Conservationists near Bair Ranch fund-raising goal | VailDaily.com
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Conservationists near Bair Ranch fund-raising goal

Veronica Whitney
Bair Ranch owner Craig Bair oversees the release of hundreds of head of sheep early Friday morning May 21, 2004. Aspen Times photo/Paul Conrad.
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Edwards resident Don Cohen contributed to the preservation of the Bair Ranch because he liked the idea of his money bolstering federal, state and local funds already committed to the deal now nearing fruition.”This sets a good example of how public and private funds can work,” said Cohen, who is among more than 1,000 Eagle County residents who have put money toward the $5 millions need to ban development on 4,800 acres of the Bair Ranch, which straddles Eagle and Garfield counties. “We are going to see more and more of this combination of funding,” Cohen said. “Preserving land is expensive and you have to be more creative.” Cohen, who donated the money to the Eagle Valley Land Trust, the organization raising funds locally for the project, said even his 21-year-old son wrote a check to contribute. “It gives us a way to feel that we can have some ownership of being able to preserve open space,” Cohen said.Money donated by citizens will add up to county, state and federal funding already set aside to buy what’s called a conservation easement” on 4,800 acres of the ranch. The easement prohibit further development and allow ranching activities to continue. The closing is less than one month away and local conservationists still need to raise $118,000 for the project. Cindy Cohagen, executive director of the Eagle Valley Land Trust, said the land organization is less than 10 percent shy of its $1.3 million fund-raising goal. The deal between The Conservation Fund, the Boulder-based nonprofit group spearheading the deal, and the brothers who own the ranch, Craig and LeGrande Bair, is set to close July 7.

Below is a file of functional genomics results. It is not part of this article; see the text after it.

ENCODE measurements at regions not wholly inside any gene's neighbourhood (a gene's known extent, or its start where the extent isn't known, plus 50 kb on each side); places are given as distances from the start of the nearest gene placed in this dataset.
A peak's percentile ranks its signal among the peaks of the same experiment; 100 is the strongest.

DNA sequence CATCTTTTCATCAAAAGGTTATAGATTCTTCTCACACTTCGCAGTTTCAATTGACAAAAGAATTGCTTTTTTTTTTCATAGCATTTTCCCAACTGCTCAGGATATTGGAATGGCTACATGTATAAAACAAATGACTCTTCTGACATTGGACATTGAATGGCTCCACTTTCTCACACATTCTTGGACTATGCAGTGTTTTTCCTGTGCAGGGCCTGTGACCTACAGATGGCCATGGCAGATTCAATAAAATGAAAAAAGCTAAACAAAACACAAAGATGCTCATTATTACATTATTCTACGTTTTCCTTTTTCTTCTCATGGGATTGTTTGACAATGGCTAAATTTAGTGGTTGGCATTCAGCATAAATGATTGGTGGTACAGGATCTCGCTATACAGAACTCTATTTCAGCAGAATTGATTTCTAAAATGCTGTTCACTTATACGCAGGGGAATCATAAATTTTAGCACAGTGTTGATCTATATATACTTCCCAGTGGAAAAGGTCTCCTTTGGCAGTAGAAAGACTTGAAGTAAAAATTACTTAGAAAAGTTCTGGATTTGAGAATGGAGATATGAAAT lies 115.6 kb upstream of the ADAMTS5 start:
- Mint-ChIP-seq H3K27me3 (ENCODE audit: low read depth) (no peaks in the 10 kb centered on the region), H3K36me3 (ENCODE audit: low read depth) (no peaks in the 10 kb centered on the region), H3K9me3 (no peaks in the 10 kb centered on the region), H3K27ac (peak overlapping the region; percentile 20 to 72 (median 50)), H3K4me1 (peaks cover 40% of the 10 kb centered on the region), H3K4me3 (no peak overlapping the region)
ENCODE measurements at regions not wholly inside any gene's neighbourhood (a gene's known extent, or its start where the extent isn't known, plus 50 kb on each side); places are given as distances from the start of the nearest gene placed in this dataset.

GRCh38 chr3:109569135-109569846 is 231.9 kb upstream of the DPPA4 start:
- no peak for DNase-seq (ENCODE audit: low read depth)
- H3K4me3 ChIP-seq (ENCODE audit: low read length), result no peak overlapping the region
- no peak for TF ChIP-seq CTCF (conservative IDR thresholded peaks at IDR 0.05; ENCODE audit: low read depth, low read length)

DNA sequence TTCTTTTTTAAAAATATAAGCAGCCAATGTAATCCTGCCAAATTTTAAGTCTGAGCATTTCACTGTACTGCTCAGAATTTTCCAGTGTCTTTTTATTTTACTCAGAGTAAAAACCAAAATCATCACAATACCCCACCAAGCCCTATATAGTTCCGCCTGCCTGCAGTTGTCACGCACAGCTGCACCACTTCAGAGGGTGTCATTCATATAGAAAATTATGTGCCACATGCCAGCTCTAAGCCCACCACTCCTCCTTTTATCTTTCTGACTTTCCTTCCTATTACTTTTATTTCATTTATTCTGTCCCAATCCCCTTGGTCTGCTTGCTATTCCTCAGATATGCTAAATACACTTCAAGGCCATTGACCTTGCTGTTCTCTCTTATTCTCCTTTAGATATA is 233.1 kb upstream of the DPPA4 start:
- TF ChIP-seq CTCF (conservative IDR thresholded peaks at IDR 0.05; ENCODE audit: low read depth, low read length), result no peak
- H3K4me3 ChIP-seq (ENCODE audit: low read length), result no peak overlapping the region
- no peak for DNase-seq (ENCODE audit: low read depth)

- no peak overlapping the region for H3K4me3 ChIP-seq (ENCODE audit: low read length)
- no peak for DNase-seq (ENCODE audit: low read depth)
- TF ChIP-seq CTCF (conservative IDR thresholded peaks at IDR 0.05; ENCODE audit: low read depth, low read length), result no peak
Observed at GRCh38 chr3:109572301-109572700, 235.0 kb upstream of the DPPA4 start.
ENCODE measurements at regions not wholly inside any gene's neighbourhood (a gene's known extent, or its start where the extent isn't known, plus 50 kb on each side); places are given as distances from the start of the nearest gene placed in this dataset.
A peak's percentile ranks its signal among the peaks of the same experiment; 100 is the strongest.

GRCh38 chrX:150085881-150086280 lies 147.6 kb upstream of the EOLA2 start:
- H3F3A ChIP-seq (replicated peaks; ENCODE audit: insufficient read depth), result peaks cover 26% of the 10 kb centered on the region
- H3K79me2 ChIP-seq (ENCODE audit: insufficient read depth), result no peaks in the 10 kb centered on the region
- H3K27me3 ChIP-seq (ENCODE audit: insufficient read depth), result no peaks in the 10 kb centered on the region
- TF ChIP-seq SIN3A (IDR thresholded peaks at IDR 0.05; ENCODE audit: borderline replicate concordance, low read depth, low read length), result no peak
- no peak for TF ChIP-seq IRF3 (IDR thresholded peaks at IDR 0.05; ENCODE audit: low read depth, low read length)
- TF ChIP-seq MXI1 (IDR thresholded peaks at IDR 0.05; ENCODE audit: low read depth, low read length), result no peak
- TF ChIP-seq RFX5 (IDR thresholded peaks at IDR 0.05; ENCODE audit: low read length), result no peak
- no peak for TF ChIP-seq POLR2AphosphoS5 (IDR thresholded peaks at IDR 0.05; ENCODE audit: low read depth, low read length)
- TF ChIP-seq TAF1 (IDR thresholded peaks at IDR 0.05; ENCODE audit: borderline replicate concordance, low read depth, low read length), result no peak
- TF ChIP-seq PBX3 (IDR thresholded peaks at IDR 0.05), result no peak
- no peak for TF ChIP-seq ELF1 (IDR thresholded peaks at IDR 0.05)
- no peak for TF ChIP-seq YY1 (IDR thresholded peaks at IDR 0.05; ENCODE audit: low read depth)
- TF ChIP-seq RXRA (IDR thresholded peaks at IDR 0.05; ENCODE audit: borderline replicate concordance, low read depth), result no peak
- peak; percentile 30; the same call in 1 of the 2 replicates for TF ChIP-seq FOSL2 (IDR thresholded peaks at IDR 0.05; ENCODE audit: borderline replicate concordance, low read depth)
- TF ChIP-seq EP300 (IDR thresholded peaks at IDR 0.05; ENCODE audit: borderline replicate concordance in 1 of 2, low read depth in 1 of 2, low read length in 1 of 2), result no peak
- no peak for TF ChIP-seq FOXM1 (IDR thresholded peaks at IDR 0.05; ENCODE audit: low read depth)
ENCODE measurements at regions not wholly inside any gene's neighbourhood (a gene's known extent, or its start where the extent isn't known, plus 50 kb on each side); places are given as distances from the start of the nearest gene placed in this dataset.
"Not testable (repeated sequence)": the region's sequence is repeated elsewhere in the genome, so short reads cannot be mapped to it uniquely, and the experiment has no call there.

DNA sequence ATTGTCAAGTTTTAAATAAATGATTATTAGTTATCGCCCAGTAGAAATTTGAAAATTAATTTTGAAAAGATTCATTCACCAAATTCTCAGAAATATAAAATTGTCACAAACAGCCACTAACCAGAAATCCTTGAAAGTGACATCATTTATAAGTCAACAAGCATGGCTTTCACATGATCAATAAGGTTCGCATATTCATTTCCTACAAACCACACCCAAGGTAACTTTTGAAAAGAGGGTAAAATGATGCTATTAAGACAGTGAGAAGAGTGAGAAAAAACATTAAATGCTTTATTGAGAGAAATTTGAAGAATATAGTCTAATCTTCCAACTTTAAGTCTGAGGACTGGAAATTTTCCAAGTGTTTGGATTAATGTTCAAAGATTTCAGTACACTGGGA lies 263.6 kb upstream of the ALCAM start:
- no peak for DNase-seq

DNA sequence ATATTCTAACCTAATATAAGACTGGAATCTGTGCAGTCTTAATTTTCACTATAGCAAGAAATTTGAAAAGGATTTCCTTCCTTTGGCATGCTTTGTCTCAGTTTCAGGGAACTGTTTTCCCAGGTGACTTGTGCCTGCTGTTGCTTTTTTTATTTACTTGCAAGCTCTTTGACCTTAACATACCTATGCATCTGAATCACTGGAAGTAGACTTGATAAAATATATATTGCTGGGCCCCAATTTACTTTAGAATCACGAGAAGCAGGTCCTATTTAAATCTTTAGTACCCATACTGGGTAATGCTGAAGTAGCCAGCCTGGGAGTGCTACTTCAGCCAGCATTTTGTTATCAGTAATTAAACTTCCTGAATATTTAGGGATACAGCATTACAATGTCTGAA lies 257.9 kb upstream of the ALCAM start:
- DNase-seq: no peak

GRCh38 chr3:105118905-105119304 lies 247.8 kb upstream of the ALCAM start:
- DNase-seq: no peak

“Given the calls and inquiries, I’m confident we will have the money in hand to take to the closing table,” Cohagen said.On June 1, after months of heated debate, the County Commissioners Michael Gallagher and Arn Menconi, with Commissioner Tom Stone dissenting, approved a $2 million contribution toward the project. “Since the commissioners decision, we’ve had significant contributions made,” Cohagen said. The $2 million comes from the new open space tax approved by voters in 2002. “We’ll need the whole amount on closing and I’m confident we will have it,” said Christine Quinlan of The Conservation Fund. “The county’s decision is a huge catalyst for raising the small amount that’s been left.”According to Cohagen, some people had been waiting to contribute because the project had stirred up some conflict.

“The controversy around the project had provided a difficult environment for fund-raising,” she said. “But despite that, the community has spoken very clearly.”Those opposing the project say the money will preserve land that won’t have significant public access -only 512 acres along the Eagle River will be open to the public.”Conservation easements are a relatively new concept in Eagle County,” Cohagen said. “This would be the third and largest easement placed on county land.”Previous easements included the East Vail waterfall in 2000, for which the Land Trust raised for $300,000; and the West Avon campaign for $150,000 in 2002. In addition to the private contributions and the $2 million from the open space tax, money to purchase the easement on the Bair Ranch comes from: the Bureau of Land Management, which has already committed $1.5 million to the project, and Great Outdoors Colorado, a state organization that has pledged $1 million. Although it took The Conservation Fund three years to settle the deal, Quinlan said it’s still too early to celebrate.



“It will be a huge victory,” Quinlan said. “It’s a terrific first project for the open space tax money and it’s great for the Bairs.”Veronica Whitney can be reached at 949-0555, ext. 454 or at vwhitney@vaildaily.com. Raising the ranchFor more information on the Bair Ranch fund-raising campaign, call Cindy Cohagen of the Eagle Valley Land Trust at 328-1573.


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